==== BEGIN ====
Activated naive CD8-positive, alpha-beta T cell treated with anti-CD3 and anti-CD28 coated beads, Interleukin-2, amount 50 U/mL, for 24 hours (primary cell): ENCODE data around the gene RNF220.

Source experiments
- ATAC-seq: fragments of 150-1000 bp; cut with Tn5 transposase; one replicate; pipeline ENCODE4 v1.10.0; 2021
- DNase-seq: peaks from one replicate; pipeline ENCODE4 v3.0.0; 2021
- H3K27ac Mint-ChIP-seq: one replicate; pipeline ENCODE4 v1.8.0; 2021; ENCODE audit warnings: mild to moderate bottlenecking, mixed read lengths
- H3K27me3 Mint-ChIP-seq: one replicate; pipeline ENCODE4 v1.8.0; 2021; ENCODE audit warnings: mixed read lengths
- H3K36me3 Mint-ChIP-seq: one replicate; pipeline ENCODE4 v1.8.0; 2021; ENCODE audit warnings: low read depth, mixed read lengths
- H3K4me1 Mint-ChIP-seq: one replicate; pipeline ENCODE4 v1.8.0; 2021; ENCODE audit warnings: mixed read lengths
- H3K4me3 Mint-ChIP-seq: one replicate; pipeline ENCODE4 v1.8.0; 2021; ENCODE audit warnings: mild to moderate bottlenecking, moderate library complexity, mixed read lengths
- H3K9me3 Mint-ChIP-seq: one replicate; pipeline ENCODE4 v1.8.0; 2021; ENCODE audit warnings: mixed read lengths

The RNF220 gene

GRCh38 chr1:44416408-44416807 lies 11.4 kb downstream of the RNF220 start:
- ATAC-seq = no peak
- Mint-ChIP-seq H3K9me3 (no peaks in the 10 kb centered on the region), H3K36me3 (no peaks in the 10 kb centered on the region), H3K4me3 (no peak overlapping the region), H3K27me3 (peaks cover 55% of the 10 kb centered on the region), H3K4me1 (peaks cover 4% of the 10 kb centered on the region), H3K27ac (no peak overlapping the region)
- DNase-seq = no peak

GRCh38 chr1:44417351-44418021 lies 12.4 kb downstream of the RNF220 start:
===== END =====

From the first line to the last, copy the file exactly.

Activated naive CD8-positive, alpha-beta T cell treated with anti-CD3 and anti-CD28 coated beads, Interleukin-2, amount 50 U/mL, for 24 hours (primary cell): ENCODE data around the gene RNF220.

Source experiments
- ATAC-seq: fragments of 150-1000 bp; cut with Tn5 transposase; one replicate; pipeline ENCODE4 v1.10.0; 2021
- DNase-seq: peaks from one replicate; pipeline ENCODE4 v3.0.0; 2021
- H3K27ac Mint-ChIP-seq: one replicate; pipeline ENCODE4 v1.8.0; 2021; ENCODE audit warnings: mild to moderate bottlenecking, mixed read lengths
- H3K27me3 Mint-ChIP-seq: one replicate; pipeline ENCODE4 v1.8.0; 2021; ENCODE audit warnings: mixed read lengths
- H3K36me3 Mint-ChIP-seq: one replicate; pipeline ENCODE4 v1.8.0; 2021; ENCODE audit warnings: low read depth, mixed read lengths
- H3K4me1 Mint-ChIP-seq: one replicate; pipeline ENCODE4 v1.8.0; 2021; ENCODE audit warnings: mixed read lengths
- H3K4me3 Mint-ChIP-seq: one replicate; pipeline ENCODE4 v1.8.0; 2021; ENCODE audit warnings: mild to moderate bottlenecking, moderate library complexity, mixed read lengths
- H3K9me3 Mint-ChIP-seq: one replicate; pipeline ENCODE4 v1.8.0; 2021; ENCODE audit warnings: mixed read lengths

The RNF220 gene

GRCh38 chr1:44416408-44416807 lies 11.4 kb downstream of the RNF220 start:
- ATAC-seq = no peak
- Mint-ChIP-seq H3K9me3 (no peaks in the 10 kb centered on the region), H3K36me3 (no peaks in the 10 kb centered on the region), H3K4me3 (no peak overlapping the region), H3K27me3 (peaks cover 55% of the 10 kb centered on the region), H3K4me1 (peaks cover 4% of the 10 kb centered on the region), H3K27ac (no peak overlapping the region)
- DNase-seq = no peak

GRCh38 chr1:44417351-44418021 lies 12.4 kb downstream of the RNF220 start: